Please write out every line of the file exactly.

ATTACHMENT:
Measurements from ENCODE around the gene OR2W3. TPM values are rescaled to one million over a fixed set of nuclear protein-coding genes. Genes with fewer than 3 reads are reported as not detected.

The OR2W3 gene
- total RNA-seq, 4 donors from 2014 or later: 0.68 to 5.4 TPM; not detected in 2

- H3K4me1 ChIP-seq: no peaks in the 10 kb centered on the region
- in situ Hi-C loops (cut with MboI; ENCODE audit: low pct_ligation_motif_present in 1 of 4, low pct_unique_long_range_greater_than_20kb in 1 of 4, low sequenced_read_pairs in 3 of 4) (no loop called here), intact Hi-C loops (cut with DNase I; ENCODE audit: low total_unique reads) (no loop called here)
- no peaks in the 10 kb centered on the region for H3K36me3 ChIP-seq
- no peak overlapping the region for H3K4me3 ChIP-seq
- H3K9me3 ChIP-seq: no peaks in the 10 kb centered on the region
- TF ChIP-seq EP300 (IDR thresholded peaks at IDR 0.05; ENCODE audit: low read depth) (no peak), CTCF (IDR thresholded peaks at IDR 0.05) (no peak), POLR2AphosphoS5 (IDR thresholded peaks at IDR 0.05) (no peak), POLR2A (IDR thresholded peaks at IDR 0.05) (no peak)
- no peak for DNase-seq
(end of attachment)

Measurements from ENCODE around the gene OR2W3. TPM values are rescaled to one million over a fixed set of nuclear protein-coding genes. Genes with fewer than 3 reads are reported as not detected.

The OR2W3 gene
- total RNA-seq, 4 donors from 2014 or later: 0.68 to 5.4 TPM; not detected in 2

- H3K4me1 ChIP-seq: no peaks in the 10 kb centered on the region
- in situ Hi-C loops (cut with MboI; ENCODE audit: low pct_ligation_motif_present in 1 of 4, low pct_unique_long_range_greater_than_20kb in 1 of 4, low sequenced_read_pairs in 3 of 4) (no loop called here), intact Hi-C loops (cut with DNase I; ENCODE audit: low total_unique reads) (no loop called here)
- no peaks in the 10 kb centered on the region for H3K36me3 ChIP-seq
- no peak overlapping the region for H3K4me3 ChIP-seq
- H3K9me3 ChIP-seq: no peaks in the 10 kb centered on the region
- TF ChIP-seq EP300 (IDR thresholded peaks at IDR 0.05; ENCODE audit: low read depth) (no peak), CTCF (IDR thresholded peaks at IDR 0.05) (no peak), POLR2AphosphoS5 (IDR thresholded peaks at IDR 0.05) (no peak), POLR2A (IDR thresholded peaks at IDR 0.05) (no peak)
- no peak for DNase-seq